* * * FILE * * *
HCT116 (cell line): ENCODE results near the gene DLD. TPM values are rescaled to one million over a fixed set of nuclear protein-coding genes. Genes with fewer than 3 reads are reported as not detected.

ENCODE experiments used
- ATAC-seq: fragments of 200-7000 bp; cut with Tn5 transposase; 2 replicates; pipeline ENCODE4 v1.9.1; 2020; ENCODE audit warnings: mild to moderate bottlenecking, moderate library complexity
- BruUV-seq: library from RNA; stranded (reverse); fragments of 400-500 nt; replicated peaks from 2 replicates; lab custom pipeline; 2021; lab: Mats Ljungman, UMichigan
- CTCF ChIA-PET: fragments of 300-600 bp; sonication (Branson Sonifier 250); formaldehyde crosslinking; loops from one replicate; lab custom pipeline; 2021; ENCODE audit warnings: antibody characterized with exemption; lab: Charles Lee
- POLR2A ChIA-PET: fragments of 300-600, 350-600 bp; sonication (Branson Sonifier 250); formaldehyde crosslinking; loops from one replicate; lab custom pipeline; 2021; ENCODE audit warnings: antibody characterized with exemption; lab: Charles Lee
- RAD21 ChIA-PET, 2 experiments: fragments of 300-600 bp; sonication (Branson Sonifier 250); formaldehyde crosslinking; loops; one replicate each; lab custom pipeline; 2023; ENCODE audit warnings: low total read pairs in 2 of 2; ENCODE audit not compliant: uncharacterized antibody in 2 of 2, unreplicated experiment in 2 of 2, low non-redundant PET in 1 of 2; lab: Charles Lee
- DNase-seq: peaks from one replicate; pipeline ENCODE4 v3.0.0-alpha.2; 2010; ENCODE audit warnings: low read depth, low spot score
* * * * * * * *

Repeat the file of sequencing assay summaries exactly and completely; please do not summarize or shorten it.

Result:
HCT116 (cell line): ENCODE results near the gene DLD. TPM values are rescaled to one million over a fixed set of nuclear protein-coding genes. Genes with fewer than 3 reads are reported as not detected.

ENCODE experiments used
- ATAC-seq: fragments of 200-7000 bp; cut with Tn5 transposase; 2 replicates; pipeline ENCODE4 v1.9.1; 2020; ENCODE audit warnings: mild to moderate bottlenecking, moderate library complexity
- BruUV-seq: library from RNA; stranded (reverse); fragments of 400-500 nt; replicated peaks from 2 replicates; lab custom pipeline; 2021; lab: Mats Ljungman, UMichigan
- CTCF ChIA-PET: fragments of 300-600 bp; sonication (Branson Sonifier 250); formaldehyde crosslinking; loops from one replicate; lab custom pipeline; 2021; ENCODE audit warnings: antibody characterized with exemption; lab: Charles Lee
- POLR2A ChIA-PET: fragments of 300-600, 350-600 bp; sonication (Branson Sonifier 250); formaldehyde crosslinking; loops from one replicate; lab custom pipeline; 2021; ENCODE audit warnings: antibody characterized with exemption; lab: Charles Lee
- RAD21 ChIA-PET, 2 experiments: fragments of 300-600 bp; sonication (Branson Sonifier 250); formaldehyde crosslinking; loops; one replicate each; lab custom pipeline; 2023; ENCODE audit warnings: low total read pairs in 2 of 2; ENCODE audit not compliant: uncharacterized antibody in 2 of 2, unreplicated experiment in 2 of 2, low non-redundant PET in 1 of 2; lab: Charles Lee
- DNase-seq: peaks from one replicate; pipeline ENCODE4 v3.0.0-alpha.2; 2010; ENCODE audit warnings: low read depth, low spot score